This upcoming Saturday, we are having an author signing and release party with author SJ Sindu. Her debut novel, Marriage of a Thousand Lies, will be released this Spring 2017. At the event, there will be copies of her chapbook, I Once Met You But You Were Dead, for purchase. Her chapbook was the winner of the 2016 Split Lip Turnbuckle Chapbook Contest. Below is an interview with SJ Sindu that discusses her experiences as an emerging author.
1. You've written both fiction and nonfiction pieces, with I Once Met You But You Were Dead including both fiction and nonfiction, and then your debut novel Marriage of a Thousand Lies. Do you prefer one over the other? Is one harder to write than the other?
SJ: I really do prefer fiction, though I write both. There's just something about the freedom that fiction affords. With nonfiction, I can only tell a particular story a handful of different ways. But with fiction, I can tell that same story a thousand ways. I enjoy both, but the majority of what I write turns out to be fiction. If you notice, the chapbook doesn't label which pieces are fiction and nonfiction, and that's because I don't want it to matter. I want to place the reader in that ambiguous space where they don't know what is True or Real, because I think we're at our most vulnerable when we're a little uncomfortable.
2. As an emerging author, do you want your pieces to all connect in some way through themes or topics, or would you like them to stand alone?
SJ: I want my pieces to be varied and eccentric, and for each to have its own signature. I admire that ability in Jeanette Winterson and Cormac McCarthy--this skill for taking bizarre, disparate ideas and filtering them through a unified consciousness (the unique identity and voice of the writer).
3. How much of your own experiences do you put into your fiction? Do you follow the saying "write what you know?"
SJ: It's the little details that I pull directly from real life. The way an awning casts a shadow at sunrise. The jagged teeth of a friendly cashier at Trader Joe's. The smell of sulphurious water in a hot shower. The first time you tried pickles. That funny story of the time we got thrown out of a bar on New Year's Eve. These details bring a story alive, and I often keep a journal of these observations so that I can work them into stories later. But the big stuff is usually made up.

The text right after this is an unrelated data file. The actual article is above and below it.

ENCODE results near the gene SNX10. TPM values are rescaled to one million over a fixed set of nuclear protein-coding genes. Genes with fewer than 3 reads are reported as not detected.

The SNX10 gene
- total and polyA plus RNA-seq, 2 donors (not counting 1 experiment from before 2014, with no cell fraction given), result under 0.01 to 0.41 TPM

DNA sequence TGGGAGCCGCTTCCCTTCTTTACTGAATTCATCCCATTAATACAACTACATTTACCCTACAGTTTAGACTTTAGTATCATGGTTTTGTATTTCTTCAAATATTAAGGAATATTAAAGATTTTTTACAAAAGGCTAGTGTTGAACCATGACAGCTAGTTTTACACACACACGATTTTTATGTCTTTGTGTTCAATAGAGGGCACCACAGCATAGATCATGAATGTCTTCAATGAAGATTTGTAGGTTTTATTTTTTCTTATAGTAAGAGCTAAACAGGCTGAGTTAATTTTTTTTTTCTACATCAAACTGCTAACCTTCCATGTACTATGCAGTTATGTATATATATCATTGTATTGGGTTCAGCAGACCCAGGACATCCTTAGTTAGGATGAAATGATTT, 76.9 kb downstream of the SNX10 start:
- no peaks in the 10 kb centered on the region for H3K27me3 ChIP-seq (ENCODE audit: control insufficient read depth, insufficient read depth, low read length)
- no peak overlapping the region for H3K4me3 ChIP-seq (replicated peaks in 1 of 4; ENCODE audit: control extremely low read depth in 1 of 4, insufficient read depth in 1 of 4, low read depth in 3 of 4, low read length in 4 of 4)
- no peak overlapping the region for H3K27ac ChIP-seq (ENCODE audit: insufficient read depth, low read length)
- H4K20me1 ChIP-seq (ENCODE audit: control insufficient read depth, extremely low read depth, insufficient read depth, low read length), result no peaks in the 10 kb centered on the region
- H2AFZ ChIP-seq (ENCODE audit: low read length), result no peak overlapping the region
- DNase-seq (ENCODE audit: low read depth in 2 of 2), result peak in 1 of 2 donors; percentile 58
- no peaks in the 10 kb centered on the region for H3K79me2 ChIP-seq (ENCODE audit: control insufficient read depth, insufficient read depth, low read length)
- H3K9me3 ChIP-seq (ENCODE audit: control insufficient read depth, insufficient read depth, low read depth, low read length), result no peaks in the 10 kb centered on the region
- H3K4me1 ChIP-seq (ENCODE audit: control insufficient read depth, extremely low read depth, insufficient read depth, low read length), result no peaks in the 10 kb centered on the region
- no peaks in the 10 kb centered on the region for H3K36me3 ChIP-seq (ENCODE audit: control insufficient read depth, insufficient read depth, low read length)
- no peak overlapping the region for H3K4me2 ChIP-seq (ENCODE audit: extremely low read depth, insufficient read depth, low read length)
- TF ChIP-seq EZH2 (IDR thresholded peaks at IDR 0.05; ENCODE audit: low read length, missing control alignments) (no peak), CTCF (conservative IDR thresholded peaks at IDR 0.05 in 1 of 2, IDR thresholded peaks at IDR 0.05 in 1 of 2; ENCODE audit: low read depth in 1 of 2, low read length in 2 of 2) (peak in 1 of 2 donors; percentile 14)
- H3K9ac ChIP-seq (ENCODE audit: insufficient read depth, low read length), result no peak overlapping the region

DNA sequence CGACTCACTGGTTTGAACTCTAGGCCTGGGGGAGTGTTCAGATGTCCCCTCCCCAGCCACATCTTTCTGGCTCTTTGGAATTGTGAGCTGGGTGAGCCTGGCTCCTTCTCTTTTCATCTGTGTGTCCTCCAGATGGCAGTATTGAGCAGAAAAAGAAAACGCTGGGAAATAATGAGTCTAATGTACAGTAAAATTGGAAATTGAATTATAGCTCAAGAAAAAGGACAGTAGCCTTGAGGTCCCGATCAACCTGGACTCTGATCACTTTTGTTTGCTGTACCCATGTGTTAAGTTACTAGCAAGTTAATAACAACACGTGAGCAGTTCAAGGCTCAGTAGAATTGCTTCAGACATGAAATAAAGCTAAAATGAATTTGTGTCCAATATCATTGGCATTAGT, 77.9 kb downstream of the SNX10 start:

4. What is your favorite part of the writing process?
SJ: My favorite part is the thinking, the dreaming. Usually this part takes place during bike rides in the woods, or while driving, or just while staring out a window. I love the rush of ideas, or the working through of a problem. I also love actually writing, but these moments of ramping up for writing sometimes feel the best. I also like, at these moments, to talk to other writers--usually my partner, who is a poet. We talk a lot about aesthetics and our writing, and I love having that connection with someone.
5. What is the best piece of writing advice you've ever received?
SJ: Write what scares you.
6. Are you reading anything? If so, what are you reading? If not, what is a book that has left an impact on you?
SJ: I'm currently reading for a couple of different awards, so I can't talk about it, but a couple of weeks ago I read an advance reader copy of The Hour of Daydreams, by Renee M. Rutledge, which is coming out in 2017. And just before that, I read an advance copy of Rabbit Cake by Annie Hartnett, also coming out in 2017. Look out for these books!
Come visit SJ Sindu this Saturday (1/14) from 5PM-7PM and pick up a copy of her award-winning chapbook. The weather has been nice and cool, so bundle up and join The Bookshelf this Saturday night. See you there!